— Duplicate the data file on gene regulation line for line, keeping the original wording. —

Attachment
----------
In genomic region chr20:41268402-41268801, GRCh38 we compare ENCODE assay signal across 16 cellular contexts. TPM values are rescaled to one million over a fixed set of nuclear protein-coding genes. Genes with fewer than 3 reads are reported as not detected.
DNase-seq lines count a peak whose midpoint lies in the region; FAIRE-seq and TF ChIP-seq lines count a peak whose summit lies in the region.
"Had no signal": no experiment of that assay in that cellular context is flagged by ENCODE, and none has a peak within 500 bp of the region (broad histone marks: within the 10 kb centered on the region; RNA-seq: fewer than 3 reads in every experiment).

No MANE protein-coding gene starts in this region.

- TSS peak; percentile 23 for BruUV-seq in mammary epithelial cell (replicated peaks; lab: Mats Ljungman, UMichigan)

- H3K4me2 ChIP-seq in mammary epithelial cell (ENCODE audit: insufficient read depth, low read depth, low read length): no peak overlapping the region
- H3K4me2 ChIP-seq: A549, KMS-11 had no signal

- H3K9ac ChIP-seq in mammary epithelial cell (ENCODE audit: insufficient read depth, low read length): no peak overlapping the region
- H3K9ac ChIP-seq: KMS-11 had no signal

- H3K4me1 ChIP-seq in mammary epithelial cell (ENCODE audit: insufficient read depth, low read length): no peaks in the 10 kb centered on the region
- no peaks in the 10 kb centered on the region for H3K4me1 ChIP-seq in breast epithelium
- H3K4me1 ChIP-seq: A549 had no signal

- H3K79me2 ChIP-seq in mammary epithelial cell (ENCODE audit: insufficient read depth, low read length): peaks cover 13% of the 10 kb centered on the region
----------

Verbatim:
In genomic region chr20:41268402-41268801, GRCh38 we compare ENCODE assay signal across 16 cellular contexts. TPM values are rescaled to one million over a fixed set of nuclear protein-coding genes. Genes with fewer than 3 reads are reported as not detected.
DNase-seq lines count a peak whose midpoint lies in the region; FAIRE-seq and TF ChIP-seq lines count a peak whose summit lies in the region.
"Had no signal": no experiment of that assay in that cellular context is flagged by ENCODE, and none has a peak within 500 bp of the region (broad histone marks: within the 10 kb centered on the region; RNA-seq: fewer than 3 reads in every experiment).

No MANE protein-coding gene starts in this region.

- TSS peak; percentile 23 for BruUV-seq in mammary epithelial cell (replicated peaks; lab: Mats Ljungman, UMichigan)

- H3K4me2 ChIP-seq in mammary epithelial cell (ENCODE audit: insufficient read depth, low read depth, low read length): no peak overlapping the region
- H3K4me2 ChIP-seq: A549, KMS-11 had no signal

- H3K9ac ChIP-seq in mammary epithelial cell (ENCODE audit: insufficient read depth, low read length): no peak overlapping the region
- H3K9ac ChIP-seq: KMS-11 had no signal

- H3K4me1 ChIP-seq in mammary epithelial cell (ENCODE audit: insufficient read depth, low read length): no peaks in the 10 kb centered on the region
- no peaks in the 10 kb centered on the region for H3K4me1 ChIP-seq in breast epithelium
- H3K4me1 ChIP-seq: A549 had no signal

- H3K79me2 ChIP-seq in mammary epithelial cell (ENCODE audit: insufficient read depth, low read length): peaks cover 13% of the 10 kb centered on the region